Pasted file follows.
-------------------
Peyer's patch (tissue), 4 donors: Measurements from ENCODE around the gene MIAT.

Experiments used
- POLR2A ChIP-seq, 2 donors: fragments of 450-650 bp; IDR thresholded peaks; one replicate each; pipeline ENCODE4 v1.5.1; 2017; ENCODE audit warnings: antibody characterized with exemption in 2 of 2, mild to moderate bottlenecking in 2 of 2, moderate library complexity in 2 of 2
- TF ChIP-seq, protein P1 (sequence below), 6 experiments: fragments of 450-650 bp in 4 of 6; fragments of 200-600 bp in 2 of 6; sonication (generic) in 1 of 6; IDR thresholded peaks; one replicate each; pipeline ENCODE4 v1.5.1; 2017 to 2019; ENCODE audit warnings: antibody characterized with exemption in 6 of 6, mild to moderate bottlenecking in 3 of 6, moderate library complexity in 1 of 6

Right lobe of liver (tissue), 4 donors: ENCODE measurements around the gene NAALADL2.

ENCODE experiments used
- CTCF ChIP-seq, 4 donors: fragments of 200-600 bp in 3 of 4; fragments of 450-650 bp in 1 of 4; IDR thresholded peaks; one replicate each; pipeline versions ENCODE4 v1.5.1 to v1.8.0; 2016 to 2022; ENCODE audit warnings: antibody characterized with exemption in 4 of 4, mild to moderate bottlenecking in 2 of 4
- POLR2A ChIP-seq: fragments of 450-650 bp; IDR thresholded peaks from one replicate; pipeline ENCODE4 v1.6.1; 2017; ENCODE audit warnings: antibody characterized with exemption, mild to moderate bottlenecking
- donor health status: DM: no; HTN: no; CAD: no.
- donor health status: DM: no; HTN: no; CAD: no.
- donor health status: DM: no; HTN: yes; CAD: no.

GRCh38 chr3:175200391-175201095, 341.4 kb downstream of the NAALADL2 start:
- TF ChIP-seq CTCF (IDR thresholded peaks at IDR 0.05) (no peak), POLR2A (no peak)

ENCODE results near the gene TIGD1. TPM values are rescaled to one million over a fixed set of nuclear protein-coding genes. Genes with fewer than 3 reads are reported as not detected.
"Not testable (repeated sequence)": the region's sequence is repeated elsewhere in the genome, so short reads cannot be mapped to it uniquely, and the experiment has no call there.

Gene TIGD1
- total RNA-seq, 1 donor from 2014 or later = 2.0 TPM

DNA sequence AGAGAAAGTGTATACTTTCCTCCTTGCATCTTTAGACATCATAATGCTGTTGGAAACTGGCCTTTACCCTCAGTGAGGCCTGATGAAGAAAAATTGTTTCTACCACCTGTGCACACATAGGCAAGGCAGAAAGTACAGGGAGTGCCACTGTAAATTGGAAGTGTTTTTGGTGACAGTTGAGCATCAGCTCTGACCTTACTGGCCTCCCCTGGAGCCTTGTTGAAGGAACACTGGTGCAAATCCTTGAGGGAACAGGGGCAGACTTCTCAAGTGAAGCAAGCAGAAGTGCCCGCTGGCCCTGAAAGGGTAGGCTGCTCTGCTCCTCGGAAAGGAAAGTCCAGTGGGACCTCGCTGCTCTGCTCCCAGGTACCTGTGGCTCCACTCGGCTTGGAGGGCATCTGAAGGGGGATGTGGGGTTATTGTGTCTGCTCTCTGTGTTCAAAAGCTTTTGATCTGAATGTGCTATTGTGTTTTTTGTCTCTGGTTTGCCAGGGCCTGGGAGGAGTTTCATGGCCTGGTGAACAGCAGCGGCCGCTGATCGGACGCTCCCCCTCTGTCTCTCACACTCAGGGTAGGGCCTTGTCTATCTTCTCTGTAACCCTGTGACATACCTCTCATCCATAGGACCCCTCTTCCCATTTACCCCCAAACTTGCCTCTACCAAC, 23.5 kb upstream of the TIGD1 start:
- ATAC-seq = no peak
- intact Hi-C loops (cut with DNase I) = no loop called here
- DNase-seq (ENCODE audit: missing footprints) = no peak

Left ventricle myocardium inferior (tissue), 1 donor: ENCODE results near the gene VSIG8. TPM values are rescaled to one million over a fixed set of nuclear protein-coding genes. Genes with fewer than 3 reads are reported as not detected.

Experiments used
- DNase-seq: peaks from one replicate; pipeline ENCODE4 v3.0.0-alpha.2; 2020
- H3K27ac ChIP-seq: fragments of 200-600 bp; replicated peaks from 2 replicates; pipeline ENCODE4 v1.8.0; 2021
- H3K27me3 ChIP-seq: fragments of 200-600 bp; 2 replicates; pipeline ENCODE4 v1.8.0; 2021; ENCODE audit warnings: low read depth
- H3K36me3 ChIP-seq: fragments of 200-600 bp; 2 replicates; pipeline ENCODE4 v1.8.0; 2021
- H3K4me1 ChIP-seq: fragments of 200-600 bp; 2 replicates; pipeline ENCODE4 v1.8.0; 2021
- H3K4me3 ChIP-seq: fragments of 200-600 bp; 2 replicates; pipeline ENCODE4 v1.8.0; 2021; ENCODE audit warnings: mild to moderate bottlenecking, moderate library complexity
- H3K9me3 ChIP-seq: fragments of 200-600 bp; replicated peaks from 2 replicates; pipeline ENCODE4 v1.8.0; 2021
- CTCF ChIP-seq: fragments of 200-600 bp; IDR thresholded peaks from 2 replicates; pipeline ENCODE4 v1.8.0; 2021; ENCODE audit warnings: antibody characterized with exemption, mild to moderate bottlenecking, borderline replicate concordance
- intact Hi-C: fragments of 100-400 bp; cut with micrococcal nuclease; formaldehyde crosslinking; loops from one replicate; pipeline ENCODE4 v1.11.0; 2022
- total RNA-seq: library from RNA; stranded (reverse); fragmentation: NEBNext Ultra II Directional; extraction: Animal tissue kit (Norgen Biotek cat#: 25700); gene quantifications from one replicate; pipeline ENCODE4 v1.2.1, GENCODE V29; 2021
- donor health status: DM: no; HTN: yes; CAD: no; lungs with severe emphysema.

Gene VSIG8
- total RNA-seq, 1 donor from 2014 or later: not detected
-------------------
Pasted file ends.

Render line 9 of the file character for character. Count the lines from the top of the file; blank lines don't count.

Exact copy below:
- donor health status: DM: no; HTN: no; CAD: no.